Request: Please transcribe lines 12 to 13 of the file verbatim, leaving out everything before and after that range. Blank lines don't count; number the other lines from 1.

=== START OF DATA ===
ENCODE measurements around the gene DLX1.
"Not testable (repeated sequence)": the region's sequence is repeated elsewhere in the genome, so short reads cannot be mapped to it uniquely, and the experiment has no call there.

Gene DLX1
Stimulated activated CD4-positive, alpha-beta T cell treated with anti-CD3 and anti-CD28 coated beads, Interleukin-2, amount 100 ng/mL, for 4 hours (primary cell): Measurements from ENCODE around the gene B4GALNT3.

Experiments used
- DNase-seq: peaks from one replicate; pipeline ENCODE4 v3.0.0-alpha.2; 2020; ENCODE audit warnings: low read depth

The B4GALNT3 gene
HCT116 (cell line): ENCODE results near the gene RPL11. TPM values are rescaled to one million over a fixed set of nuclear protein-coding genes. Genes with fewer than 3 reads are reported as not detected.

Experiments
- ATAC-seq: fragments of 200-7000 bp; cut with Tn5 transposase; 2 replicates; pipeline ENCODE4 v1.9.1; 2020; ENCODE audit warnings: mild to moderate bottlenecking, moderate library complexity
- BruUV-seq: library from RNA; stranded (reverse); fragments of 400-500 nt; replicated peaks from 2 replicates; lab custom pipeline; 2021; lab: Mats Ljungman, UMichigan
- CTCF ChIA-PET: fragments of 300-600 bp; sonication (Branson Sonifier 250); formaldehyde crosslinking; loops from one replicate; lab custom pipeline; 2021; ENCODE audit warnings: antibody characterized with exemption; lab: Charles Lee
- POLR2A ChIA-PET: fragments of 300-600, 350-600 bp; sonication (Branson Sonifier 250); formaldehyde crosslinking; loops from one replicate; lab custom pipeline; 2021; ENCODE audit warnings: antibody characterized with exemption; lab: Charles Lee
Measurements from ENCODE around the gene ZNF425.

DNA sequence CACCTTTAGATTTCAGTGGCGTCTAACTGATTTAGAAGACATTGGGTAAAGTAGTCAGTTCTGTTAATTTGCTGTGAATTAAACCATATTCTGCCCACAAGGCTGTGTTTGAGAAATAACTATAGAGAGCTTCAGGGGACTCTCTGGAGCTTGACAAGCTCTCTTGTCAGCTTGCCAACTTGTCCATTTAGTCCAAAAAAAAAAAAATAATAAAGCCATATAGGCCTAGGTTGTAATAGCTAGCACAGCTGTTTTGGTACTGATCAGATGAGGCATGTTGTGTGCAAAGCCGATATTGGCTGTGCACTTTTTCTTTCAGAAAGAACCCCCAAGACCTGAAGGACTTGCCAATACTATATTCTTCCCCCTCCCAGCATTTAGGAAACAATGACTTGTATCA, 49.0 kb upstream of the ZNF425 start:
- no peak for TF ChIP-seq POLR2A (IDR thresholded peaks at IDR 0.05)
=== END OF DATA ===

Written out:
- CTCF ChIA-PET: fragments of 300-600 bp; sonication (Branson Sonifier 250); formaldehyde crosslinking; loops from one replicate; lab custom pipeline; 2021; ENCODE audit warnings: antibody characterized with exemption; lab: Charles Lee
- POLR2A ChIA-PET: fragments of 300-600, 350-600 bp; sonication (Branson Sonifier 250); formaldehyde crosslinking; loops from one replicate; lab custom pipeline; 2021; ENCODE audit warnings: antibody characterized with exemption; lab: Charles Lee